In addition to these Python scripts, either matlab or thinvox is needed for the skeletonization. It is assumed matlab has been installed already.

installing Python

These days the easiest way of getting Python and all dependecies to rus is by using Anaconda Python which is availible for Windows, Linux and Mac. Of course it should be possible to use other distibutions e.g. Enthought Canopy Express or Python(x,y).
A nice alternative to the blown up Anaconda distribution is Miniconda which comes only with some basic libraries and the package manager conda. Using the last option importing mayavi.mlab has previously produced the following error: ValueError: API 'QString' has already been set to version 1 which can be worked around by \code $ export QT_API=pyqt $ ipython --pylab=qt \endcode

Linux

using debian or Fedora, the following packages need to be installed: \code sudo apt-get install python2.7 ipython python-numpy python-scipy python-matplotlib python-networkx python-pandas mayavi2 \endcode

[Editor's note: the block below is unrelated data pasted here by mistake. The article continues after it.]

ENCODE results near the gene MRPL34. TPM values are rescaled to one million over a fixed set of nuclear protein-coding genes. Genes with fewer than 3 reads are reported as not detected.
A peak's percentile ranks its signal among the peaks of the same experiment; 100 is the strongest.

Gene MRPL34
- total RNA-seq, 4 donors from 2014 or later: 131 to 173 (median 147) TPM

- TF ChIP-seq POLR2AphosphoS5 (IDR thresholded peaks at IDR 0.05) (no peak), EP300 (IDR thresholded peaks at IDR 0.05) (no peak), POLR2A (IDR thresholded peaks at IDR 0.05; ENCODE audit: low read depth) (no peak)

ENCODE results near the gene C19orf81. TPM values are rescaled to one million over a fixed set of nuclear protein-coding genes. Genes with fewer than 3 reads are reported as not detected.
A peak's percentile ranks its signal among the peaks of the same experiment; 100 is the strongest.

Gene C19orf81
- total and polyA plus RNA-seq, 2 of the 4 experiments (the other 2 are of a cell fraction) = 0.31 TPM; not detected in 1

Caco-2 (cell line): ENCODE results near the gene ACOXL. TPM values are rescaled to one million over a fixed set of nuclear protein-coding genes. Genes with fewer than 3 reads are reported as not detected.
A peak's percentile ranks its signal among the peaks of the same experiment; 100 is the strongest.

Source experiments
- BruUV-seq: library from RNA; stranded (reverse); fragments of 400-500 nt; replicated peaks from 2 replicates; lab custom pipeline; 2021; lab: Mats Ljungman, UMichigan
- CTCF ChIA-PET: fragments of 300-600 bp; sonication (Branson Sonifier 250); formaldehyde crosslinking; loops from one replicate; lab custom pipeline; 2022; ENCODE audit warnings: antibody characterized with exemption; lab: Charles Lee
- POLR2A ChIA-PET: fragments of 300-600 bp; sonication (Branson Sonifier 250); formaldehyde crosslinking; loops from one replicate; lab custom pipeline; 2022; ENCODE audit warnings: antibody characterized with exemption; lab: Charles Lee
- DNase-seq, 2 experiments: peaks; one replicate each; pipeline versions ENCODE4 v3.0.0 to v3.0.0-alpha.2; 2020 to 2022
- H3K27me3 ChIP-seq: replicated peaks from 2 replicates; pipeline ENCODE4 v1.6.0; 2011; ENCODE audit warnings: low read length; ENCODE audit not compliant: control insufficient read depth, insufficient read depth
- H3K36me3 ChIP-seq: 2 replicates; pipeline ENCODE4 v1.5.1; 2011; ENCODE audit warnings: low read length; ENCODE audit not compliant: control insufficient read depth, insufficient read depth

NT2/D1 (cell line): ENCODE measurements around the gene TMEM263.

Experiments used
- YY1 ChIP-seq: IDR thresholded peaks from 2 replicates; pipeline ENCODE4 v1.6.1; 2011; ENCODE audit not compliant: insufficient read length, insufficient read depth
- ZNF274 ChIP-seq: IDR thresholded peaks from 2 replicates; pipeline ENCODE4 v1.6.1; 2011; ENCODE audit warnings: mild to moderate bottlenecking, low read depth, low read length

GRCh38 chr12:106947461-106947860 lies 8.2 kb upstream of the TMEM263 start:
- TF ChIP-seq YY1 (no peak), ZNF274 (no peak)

Windows

Since there are no equally convenient installation tools available for Windows e.g. PytonXY, Enthought Canopy or Anaconda Pyhon.

You can use the free Enthought Canopy Express. After download and installation, you need to install additional libraries: In Canopy, click on tools/Package Manager and install - mayavi - networkx - pillow

Unfortunatly by default the installation happens in the user directory and does not allow non-ascii characters within the user name. There is a workaround, also for multi user usage, but it is not straight forward. In case your username has non-ascii characters, recommend creating a new user, are try a different python distribution.